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There have been plenty of opportunities to doubt the current bull market over the past few years. And if you had acted upon those doubts, Josh Brown argues, you would have been wrong. The current moment is no different: “…you could have said ‘Sentiment is frothy’ in the spring of last year after the market had run up 12% into April. And you could have said ‘This will end badly’ on the heels of QE2 being announced in the summer of 2010. We’re up 100 per cent since then and its been more than three years – are we giving that all back? Is that what you meant by ‘end badly’? Doesn’t every bull market eventually end badly? Can you think one that ended congenially? Is that a reason not to participate in investing for the future? Did you avoid dating because of the risk of heartbreak or a thrown shoe?”
Is The Efficient Market Hypothesis Just Another Name For Circular Logic? (Philosophical Economics)
Eugene Fama’s efficient market hypothesis, which dictates that all known information is priced into stocks and which just earned Fama a Nobel, continues to be questioned. In the latest critique, Philosophical Economics believes its entire premise is basically a form of circular logic: “The EMH says that the market accurately prices securities based on all publicly available information. But market prices themselves are the arbiter of what is an “accurate” price. Thus, the EMH becomes a circle: ‘the market sets prices at the prices that it sets them at.’If market prices are the arbiter of what prices are “accurate”, then there is nothing useful in saying that the market accurately prices securities based on the information available to it. The statement is true by definitionsince the market is always the ex-post judge of accuracy.”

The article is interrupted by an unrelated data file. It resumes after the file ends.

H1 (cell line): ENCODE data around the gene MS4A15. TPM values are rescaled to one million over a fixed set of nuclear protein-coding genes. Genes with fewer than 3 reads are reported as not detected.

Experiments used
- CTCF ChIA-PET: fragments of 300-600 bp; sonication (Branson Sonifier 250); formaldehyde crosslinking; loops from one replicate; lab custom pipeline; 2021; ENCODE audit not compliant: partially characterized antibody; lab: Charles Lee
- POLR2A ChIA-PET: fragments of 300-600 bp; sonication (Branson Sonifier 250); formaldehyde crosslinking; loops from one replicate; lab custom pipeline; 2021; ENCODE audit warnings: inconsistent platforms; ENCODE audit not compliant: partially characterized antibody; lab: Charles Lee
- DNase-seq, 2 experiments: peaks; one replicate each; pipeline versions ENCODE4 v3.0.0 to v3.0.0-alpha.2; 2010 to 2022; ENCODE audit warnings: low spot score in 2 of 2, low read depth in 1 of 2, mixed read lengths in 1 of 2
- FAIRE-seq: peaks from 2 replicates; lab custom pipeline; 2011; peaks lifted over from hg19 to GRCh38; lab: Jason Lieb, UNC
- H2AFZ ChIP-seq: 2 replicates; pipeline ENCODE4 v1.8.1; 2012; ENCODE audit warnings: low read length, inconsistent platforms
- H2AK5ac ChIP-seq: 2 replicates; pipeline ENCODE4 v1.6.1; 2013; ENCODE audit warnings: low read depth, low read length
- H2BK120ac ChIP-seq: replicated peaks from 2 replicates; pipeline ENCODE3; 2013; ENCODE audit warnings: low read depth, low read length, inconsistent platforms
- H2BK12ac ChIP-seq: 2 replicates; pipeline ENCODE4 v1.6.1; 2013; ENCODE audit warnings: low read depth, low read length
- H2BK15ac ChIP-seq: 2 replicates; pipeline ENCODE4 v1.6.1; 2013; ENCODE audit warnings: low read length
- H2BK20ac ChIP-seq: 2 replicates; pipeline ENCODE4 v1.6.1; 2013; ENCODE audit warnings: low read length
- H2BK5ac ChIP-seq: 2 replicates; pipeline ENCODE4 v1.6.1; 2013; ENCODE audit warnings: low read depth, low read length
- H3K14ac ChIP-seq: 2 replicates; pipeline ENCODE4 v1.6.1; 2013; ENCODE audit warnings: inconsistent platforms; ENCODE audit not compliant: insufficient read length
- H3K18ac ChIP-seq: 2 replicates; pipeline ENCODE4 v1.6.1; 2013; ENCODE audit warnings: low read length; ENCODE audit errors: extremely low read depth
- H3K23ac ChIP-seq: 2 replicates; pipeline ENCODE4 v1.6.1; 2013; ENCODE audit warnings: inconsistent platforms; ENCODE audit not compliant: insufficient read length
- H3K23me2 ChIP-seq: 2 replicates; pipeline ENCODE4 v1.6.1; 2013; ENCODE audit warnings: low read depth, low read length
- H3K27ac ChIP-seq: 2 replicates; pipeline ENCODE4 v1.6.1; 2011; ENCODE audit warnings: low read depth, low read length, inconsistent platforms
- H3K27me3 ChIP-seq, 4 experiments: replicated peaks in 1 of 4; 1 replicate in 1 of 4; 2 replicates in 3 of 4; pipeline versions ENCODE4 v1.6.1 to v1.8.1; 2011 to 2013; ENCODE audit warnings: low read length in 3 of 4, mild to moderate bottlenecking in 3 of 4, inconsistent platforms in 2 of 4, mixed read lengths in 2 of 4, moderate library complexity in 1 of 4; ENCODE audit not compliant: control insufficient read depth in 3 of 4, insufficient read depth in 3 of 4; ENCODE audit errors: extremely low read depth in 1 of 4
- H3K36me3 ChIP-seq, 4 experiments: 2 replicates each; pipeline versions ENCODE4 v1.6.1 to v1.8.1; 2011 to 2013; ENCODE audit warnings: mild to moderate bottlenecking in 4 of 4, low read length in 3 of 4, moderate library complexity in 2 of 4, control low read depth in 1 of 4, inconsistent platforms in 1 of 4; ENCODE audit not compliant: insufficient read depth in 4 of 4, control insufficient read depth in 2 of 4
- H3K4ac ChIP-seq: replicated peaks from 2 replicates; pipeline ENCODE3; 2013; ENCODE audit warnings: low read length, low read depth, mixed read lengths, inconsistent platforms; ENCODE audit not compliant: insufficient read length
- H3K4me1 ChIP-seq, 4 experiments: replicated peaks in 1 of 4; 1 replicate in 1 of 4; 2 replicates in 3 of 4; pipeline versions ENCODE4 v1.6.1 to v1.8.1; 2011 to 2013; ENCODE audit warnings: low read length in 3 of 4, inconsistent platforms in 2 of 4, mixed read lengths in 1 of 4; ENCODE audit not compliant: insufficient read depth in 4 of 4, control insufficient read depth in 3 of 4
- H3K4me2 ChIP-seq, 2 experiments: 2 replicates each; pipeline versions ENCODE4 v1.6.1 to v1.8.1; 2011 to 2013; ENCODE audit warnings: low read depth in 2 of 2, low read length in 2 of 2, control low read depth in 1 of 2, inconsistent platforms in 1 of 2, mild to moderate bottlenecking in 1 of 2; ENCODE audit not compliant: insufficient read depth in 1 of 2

Barron’s polled 135 money managers on different aspects of the market. Here are 5 takeaways: 1) 65% said they were “bullish,” 24% “neutral,” only 8% “bearish” and only 3% “very bullish.” 2) S&P500 profits are expected to rise 6.6% YOY. 3) Favourite stocks for the next six to 12 months include Apple, Google, Microsoft, Kinder Morgan, and EMC 4) Tesla, Facebook, Netflix, and LinkedIn, among others all received more “thumbs down” votes than “thumbs up” votes. 5) Yet, among sectors, tech received most votes for “best” performer in the next six to 12 months, at 32%.
Norway does not like high-frequency trading. In a new report, the world’s largest sovereign wealth fund says much more research is needed to determine whether they are a net benefit to markets: “The jury is still out. Given the significant changes in market microstructure in recent years, more empirical and theoretical work on effective measures10 of market quality is needed. There is little consensus yet on what constitutes an appropriate framework for assessing market quality and on a precise definition of HFTs by type of activity. This in our view has led to differing conclusions from the empirical and theoretical work on the impact that HFTs have had on market quality.”
Earnings Beats Are Levelling Off (Bespoke)
It’s still somewhat early in Q3 2013, but the latest figures from Bespoke show 60% of the 190 companies that have reported earnings — about where we’ve been since Q4 2010:
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